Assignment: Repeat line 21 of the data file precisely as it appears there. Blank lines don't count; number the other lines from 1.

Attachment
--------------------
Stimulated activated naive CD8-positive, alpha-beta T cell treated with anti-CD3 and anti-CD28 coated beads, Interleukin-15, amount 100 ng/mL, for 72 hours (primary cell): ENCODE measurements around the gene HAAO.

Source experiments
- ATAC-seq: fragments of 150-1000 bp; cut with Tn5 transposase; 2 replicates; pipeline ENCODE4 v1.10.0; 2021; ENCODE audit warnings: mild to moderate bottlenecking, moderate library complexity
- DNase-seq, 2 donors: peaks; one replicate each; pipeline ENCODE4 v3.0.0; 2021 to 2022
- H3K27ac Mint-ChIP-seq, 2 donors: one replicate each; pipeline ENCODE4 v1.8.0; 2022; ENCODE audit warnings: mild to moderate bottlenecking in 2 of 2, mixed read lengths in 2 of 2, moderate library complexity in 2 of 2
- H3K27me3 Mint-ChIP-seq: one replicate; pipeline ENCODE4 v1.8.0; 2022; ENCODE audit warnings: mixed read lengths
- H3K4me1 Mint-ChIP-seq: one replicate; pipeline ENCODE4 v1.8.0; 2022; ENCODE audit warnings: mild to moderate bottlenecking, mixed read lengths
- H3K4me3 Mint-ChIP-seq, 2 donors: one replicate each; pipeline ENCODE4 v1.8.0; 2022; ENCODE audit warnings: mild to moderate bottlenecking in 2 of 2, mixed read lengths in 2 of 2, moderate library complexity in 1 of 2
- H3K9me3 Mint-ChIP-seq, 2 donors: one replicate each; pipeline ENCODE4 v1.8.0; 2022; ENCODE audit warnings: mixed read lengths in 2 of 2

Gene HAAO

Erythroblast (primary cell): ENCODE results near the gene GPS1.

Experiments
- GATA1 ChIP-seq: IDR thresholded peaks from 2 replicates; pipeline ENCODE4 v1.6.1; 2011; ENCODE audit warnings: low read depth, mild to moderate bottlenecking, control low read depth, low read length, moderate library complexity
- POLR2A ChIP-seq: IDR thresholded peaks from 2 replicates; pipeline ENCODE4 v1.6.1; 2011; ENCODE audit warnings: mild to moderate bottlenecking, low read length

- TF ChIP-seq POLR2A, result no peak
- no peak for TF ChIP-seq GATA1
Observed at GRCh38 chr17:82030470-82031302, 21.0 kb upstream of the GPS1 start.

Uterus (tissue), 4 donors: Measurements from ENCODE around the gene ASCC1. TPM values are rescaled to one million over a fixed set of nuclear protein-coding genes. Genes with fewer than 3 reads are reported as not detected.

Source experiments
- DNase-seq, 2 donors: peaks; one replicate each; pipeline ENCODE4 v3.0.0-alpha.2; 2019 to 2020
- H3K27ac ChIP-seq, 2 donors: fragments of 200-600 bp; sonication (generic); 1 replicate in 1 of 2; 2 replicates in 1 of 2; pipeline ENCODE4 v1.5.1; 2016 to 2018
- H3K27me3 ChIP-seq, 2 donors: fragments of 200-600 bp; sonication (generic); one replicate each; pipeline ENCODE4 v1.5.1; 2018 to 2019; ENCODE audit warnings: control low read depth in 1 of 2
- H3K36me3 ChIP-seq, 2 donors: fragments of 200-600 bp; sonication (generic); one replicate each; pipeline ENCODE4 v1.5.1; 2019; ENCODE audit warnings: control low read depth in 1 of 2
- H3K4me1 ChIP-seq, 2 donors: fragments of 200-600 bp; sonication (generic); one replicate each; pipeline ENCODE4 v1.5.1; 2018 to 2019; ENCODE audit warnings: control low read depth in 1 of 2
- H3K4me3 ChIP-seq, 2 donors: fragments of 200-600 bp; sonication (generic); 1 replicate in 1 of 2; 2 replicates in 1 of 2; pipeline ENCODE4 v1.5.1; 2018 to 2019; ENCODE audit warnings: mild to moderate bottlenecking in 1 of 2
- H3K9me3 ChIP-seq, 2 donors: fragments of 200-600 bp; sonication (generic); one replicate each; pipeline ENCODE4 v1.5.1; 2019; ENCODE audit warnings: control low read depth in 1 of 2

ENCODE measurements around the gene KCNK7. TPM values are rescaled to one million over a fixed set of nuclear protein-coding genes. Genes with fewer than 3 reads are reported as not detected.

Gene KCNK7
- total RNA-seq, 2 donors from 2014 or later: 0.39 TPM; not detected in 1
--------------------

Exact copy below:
- H3K27ac ChIP-seq, 2 donors: fragments of 200-600 bp; sonication (generic); 1 replicate in 1 of 2; 2 replicates in 1 of 2; pipeline ENCODE4 v1.5.1; 2016 to 2018